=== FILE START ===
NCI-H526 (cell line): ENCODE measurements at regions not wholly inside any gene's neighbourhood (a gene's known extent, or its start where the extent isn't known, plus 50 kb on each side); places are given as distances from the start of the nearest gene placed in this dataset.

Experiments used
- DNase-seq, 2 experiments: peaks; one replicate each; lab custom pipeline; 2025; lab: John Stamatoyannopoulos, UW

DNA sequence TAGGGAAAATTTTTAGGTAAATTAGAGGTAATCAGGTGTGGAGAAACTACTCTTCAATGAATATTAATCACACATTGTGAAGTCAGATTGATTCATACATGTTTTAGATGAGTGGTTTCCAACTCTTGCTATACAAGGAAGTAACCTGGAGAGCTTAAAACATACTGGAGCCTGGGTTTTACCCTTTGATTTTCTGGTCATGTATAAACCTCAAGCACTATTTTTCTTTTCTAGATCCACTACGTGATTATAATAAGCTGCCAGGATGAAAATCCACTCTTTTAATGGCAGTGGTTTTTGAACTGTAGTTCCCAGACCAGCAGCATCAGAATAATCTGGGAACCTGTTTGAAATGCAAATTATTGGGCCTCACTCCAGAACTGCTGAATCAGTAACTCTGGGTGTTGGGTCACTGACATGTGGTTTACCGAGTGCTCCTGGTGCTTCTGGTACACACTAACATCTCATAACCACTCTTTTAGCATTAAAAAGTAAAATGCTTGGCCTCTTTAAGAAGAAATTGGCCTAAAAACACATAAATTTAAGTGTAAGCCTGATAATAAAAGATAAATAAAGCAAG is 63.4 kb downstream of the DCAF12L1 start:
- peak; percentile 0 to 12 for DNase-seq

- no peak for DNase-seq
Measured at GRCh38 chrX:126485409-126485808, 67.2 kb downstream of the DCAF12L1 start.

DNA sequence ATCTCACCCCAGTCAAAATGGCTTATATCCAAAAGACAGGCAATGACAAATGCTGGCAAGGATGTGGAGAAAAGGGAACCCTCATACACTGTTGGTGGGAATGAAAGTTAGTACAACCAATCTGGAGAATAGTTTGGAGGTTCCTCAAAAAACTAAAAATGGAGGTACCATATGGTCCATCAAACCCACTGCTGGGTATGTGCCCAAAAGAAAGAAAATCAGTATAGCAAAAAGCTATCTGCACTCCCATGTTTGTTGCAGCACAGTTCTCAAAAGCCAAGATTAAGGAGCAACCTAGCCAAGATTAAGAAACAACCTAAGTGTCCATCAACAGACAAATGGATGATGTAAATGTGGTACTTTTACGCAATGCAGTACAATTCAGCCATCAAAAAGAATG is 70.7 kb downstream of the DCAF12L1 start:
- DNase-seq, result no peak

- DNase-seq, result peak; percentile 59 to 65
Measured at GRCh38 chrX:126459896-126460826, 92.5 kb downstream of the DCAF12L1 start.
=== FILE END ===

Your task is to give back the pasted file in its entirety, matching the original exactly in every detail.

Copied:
NCI-H526 (cell line): ENCODE measurements at regions not wholly inside any gene's neighbourhood (a gene's known extent, or its start where the extent isn't known, plus 50 kb on each side); places are given as distances from the start of the nearest gene placed in this dataset.

Experiments used
- DNase-seq, 2 experiments: peaks; one replicate each; lab custom pipeline; 2025; lab: John Stamatoyannopoulos, UW

DNA sequence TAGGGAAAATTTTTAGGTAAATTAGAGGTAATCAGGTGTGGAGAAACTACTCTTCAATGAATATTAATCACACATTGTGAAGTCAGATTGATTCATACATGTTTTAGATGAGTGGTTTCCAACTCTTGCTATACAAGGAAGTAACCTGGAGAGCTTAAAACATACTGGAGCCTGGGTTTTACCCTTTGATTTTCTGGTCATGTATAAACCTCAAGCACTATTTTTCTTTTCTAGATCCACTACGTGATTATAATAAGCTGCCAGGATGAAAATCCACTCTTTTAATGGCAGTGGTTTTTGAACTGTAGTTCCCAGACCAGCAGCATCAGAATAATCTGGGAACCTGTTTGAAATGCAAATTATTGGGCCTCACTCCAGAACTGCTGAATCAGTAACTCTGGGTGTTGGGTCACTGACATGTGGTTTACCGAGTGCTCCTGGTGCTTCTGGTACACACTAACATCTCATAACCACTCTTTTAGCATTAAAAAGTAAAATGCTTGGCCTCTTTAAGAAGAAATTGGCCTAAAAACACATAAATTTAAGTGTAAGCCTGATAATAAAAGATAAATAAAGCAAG is 63.4 kb downstream of the DCAF12L1 start:
- peak; percentile 0 to 12 for DNase-seq

- no peak for DNase-seq
Measured at GRCh38 chrX:126485409-126485808, 67.2 kb downstream of the DCAF12L1 start.

DNA sequence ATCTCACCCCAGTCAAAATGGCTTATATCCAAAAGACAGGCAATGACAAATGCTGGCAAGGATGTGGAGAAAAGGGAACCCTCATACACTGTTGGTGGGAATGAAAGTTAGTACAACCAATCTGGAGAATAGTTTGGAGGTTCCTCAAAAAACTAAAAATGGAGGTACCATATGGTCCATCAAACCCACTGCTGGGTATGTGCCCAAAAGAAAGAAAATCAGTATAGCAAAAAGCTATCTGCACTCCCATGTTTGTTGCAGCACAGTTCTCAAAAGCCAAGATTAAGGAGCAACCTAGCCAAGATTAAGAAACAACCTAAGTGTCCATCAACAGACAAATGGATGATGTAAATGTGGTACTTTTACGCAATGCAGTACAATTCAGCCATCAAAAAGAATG is 70.7 kb downstream of the DCAF12L1 start:
- DNase-seq, result no peak

- DNase-seq, result peak; percentile 59 to 65
Measured at GRCh38 chrX:126459896-126460826, 92.5 kb downstream of the DCAF12L1 start.